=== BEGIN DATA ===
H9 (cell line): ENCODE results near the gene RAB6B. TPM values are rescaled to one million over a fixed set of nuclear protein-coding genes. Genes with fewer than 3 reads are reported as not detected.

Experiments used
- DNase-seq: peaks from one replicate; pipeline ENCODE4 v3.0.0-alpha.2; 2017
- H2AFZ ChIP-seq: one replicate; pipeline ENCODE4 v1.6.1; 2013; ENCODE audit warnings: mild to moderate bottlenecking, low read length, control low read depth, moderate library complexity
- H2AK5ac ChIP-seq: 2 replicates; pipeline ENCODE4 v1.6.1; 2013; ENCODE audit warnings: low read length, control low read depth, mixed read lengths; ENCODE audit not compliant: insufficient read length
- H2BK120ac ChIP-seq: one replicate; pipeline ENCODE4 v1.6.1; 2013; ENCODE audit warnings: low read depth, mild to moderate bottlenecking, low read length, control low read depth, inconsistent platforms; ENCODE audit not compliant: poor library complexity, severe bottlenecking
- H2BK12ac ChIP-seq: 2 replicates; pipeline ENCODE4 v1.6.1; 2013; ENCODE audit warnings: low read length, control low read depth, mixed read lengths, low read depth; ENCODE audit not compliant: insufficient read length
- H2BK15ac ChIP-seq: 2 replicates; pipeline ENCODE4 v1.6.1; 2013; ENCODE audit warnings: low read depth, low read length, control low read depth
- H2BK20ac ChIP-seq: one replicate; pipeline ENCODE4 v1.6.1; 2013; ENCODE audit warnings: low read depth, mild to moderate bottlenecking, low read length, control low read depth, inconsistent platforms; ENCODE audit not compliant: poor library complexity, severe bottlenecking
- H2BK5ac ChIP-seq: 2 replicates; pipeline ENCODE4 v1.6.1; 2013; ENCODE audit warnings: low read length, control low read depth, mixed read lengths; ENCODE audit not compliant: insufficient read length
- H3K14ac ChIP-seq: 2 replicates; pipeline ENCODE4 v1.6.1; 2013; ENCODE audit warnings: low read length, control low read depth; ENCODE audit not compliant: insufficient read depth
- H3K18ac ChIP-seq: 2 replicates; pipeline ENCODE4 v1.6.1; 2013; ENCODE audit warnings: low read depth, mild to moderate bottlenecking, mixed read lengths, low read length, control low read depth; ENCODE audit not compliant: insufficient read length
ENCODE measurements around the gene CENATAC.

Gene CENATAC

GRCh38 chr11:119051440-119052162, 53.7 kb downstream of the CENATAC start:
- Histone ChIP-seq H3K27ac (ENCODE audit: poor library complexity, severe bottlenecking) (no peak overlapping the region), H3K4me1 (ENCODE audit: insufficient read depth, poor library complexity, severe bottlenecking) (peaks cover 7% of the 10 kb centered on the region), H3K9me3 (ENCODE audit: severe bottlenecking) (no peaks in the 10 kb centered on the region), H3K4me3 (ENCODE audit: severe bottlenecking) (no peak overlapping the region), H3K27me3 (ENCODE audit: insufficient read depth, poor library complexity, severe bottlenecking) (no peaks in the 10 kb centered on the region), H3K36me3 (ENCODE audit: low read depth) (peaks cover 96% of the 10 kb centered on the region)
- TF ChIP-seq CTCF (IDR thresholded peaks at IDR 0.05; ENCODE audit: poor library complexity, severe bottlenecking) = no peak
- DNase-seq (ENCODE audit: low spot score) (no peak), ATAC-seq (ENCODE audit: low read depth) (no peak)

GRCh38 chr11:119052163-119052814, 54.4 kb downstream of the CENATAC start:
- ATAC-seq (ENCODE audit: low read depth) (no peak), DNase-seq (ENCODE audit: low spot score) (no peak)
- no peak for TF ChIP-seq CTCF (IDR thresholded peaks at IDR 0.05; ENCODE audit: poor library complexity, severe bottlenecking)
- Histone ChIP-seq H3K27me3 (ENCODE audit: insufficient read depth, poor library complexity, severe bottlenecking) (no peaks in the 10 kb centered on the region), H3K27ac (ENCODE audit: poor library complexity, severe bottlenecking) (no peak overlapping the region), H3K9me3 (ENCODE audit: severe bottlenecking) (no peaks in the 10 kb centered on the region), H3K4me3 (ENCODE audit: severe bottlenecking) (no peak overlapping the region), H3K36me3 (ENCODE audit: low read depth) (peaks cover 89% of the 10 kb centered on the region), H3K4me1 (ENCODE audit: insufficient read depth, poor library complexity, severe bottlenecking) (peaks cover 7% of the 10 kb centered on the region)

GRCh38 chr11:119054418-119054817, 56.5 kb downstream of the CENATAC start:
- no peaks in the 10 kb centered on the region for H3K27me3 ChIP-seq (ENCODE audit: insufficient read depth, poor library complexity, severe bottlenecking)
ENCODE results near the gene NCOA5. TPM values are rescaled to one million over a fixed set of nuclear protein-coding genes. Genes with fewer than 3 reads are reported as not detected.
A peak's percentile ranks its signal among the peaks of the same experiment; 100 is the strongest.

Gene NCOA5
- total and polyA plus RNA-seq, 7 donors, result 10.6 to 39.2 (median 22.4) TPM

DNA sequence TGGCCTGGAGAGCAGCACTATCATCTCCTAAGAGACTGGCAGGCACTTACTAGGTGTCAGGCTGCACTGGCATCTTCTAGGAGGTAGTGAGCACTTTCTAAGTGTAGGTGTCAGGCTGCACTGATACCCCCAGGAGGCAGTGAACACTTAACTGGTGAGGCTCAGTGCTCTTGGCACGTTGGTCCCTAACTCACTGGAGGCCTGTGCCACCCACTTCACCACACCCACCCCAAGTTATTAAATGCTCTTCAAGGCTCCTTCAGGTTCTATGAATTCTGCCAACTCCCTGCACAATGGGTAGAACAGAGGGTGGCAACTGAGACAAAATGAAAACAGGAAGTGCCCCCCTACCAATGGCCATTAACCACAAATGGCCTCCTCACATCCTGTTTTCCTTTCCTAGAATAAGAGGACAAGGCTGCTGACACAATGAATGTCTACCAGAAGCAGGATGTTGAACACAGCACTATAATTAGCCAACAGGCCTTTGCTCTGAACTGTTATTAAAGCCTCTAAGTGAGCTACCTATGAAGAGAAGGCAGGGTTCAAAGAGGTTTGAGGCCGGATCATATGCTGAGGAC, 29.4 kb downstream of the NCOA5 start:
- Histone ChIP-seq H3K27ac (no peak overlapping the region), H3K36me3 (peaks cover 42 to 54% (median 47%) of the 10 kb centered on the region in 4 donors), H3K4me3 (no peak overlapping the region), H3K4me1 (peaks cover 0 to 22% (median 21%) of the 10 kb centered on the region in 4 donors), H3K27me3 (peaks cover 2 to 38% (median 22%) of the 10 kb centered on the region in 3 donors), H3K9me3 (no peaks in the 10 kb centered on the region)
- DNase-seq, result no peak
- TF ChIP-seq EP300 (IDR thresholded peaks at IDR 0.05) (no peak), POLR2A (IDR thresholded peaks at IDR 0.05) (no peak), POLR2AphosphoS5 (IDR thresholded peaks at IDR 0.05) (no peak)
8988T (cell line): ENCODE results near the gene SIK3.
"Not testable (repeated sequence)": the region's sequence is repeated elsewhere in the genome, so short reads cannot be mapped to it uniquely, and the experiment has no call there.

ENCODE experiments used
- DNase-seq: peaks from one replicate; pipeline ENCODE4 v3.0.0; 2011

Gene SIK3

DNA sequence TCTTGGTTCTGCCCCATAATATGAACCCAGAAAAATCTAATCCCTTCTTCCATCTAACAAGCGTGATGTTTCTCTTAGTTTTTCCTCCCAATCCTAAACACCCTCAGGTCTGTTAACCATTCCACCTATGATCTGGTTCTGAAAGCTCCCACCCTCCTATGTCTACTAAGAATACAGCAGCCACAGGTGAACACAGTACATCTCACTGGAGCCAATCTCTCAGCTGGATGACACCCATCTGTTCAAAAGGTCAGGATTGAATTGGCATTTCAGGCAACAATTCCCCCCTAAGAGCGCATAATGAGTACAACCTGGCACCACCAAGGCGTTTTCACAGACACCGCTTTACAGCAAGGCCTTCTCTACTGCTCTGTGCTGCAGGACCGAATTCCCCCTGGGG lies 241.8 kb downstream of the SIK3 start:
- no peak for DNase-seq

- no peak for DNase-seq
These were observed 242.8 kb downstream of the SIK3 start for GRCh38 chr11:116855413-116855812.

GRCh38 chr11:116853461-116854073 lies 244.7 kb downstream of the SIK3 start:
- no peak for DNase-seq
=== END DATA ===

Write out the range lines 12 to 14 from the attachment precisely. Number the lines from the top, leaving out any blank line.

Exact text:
- H3K18ac ChIP-seq: 2 replicates; pipeline ENCODE4 v1.6.1; 2013; ENCODE audit warnings: low read depth, mild to moderate bottlenecking, mixed read lengths, low read length, control low read depth; ENCODE audit not compliant: insufficient read length
ENCODE measurements around the gene CENATAC.

Gene CENATAC